So this is just a short entry about a problem we encountered at work the other day. Some folks here were working on a site using PHP5 and MS-SQL 2000 on Windows and Apache 2.2. They were using the ODBC drivers in PHP to connect to the database, and whenever they had to pull some column data from an ntext field, anything beyond 4k would start to cause garbage to appear on the page. It was like the buffer internally was being overwritten and PHP was just spitting out some random memory chunks. Nothing crashed, but the garbage was unacceptable.
They had decided it was just a problem with the ODBC drivers, and wanted to switch to MySQL to use the familiar MySQL functions, and possibly convert all the code to use Pear::DB at the same time. That was a lot of work, would have put the project behind, and from what little I had over-heard (I don't technically work with them), the clients were not too thrilled.
I finally managed to get in the loop with the help of some folks, and got a chance to look at the problem. I spent close to an hour and a half I think just trying some various code changes, finding out the exact details of the problem. First I checked to see if the data was getting corrupt before it was even put into the query to rule out a problem with apache or PHP's request processing. The query was built just fine, and it all looked good up to the exec() call. Next I busted out the MS-SQL tools to see if the data was getting corrupt during the update operation. I checked the data after it was inserted using the MS-SQL tools and everything appeared to be fine, so the bug was not in ODBC's update sql code. Next I tried changing the type of the field from ntext to plain text, to see if possibly unicode was the issue. Strangely this change made the web server process completely lock up. I am still not sure why this occurred, I simply put it back to ntext and started looking for something else.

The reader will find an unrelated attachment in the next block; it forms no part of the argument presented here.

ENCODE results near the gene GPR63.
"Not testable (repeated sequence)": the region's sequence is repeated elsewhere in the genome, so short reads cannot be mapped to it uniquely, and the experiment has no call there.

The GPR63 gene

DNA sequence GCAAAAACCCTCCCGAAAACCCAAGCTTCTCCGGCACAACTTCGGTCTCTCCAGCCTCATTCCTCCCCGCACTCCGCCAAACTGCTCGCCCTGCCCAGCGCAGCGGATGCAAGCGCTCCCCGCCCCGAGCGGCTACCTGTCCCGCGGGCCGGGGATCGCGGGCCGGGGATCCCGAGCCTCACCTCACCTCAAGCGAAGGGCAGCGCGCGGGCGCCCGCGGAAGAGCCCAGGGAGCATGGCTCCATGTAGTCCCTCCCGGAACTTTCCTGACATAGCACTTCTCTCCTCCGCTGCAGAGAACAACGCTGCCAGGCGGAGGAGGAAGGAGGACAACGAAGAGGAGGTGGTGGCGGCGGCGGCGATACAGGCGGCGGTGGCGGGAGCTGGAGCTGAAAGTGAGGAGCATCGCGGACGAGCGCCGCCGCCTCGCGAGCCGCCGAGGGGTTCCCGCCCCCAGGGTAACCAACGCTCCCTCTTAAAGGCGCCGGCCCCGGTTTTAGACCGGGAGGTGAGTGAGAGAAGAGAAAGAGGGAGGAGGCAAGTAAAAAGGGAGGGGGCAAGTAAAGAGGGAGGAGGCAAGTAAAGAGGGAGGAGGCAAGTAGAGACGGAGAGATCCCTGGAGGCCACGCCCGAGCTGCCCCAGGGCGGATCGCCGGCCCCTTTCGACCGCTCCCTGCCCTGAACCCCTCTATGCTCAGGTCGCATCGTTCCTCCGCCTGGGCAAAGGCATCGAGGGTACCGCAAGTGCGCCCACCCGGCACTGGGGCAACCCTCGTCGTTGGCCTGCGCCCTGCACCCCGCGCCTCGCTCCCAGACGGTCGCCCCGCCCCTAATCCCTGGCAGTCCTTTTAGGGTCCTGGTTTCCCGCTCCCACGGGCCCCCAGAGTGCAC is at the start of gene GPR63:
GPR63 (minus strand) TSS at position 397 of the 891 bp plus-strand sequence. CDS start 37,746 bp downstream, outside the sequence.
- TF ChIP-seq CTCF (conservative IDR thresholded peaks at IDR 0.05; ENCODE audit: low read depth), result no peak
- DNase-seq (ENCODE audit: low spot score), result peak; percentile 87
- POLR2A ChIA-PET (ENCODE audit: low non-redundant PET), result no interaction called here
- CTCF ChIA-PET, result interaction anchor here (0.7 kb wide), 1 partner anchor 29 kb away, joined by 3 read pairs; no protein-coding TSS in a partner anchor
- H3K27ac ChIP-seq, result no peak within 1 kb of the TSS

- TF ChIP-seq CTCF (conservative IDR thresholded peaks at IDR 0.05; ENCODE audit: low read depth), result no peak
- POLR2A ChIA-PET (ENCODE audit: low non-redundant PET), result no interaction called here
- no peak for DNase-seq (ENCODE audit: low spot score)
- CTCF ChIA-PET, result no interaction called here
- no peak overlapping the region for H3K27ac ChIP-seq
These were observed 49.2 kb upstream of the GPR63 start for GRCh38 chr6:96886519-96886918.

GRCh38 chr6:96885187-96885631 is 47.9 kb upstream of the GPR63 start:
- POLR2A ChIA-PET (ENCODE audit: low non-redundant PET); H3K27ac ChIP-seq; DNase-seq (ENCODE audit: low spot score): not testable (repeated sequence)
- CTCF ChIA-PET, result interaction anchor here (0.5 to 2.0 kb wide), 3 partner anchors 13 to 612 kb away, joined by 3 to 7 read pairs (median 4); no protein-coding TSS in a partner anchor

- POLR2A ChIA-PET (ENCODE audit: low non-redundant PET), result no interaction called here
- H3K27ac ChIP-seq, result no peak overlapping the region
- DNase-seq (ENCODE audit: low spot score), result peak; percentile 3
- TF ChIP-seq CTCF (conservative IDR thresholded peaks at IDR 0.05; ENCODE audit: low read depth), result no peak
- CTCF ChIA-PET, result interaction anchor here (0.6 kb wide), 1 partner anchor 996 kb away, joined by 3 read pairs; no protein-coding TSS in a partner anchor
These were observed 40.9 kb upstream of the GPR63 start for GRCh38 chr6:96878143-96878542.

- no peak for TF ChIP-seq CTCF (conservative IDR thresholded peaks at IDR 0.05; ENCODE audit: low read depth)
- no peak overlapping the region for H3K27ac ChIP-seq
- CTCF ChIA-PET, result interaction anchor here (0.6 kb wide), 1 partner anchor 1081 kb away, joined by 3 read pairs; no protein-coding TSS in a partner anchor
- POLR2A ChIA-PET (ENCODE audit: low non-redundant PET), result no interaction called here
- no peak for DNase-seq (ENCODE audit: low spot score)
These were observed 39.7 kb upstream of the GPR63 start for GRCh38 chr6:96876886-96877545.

I noticed they were using
addslashes() to escape the content they were inserting, which I knew was not correct so I fixed that, but that did not fix the problem. That is where the other folks were suspecting the problem was to begin with. I finally determined that the problem had to be somewhere when the data is read back to the page. I knew MS-SQL's native php extension has a configuration setting that controls how much data you can read back from a text/ntext field, and decided I should look for something in ODBC. Sure enough, ODBC has a similar setting. In the PHP.INI file, you can find a configuration directive entitled
odbc.defaultlrl. I increased the size of this field, and noticed that each time I increased it, the length of the string we could store and retrieve before seeing the garbage was also increasing. I ended up setting this to 8 megs, which is the size of the maximum post size. This way nobody will be exceeding the limit as they can't post that much to the DB in the first place.
So, from this I gather there is a bug somewhere either in the ODBC driver, or PHP as there is no reason that garbage started to appear when the limit was reached. The string should have simply been cut off, which I believe is how MS-SQL's native driver handles the situation. But, increasing the limit solved the issue for now, and prevented several weeks worth of work re-doing the site. Everyone is happy again that things can go forward. Lessons learned, don't jump to conclusions. Investigate the issues thoroughly before deciding something is beyond repair. My extra hour and a half of looking into the issue probably saved two or three weeks worth of code re-writes, and possibly an already fragile client relationship.